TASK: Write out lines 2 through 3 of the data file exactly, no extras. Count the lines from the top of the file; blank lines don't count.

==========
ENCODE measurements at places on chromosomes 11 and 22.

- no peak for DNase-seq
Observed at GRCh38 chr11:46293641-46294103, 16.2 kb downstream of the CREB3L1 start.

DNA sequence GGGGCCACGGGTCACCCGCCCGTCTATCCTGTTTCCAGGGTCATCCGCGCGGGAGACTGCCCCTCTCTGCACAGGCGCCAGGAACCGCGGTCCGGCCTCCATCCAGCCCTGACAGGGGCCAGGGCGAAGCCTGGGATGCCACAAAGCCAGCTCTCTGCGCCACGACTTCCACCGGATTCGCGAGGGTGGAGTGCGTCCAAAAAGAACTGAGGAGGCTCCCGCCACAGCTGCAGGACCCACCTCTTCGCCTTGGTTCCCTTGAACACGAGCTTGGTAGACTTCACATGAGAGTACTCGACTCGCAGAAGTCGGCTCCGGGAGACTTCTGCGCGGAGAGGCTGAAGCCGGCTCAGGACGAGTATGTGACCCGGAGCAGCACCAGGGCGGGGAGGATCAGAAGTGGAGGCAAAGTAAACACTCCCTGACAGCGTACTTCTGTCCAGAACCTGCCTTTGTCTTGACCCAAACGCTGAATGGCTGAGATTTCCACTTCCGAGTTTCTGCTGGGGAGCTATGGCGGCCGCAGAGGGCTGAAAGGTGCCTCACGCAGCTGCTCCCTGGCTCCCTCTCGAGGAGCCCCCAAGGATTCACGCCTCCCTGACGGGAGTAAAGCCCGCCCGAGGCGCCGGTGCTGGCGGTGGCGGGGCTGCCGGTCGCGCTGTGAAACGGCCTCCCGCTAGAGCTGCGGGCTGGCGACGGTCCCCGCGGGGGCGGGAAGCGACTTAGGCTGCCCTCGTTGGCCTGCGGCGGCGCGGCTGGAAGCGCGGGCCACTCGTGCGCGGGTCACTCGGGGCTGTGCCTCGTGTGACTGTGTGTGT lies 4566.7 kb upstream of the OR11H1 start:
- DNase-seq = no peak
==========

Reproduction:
- no peak for DNase-seq
Observed at GRCh38 chr11:46293641-46294103, 16.2 kb downstream of the CREB3L1 start.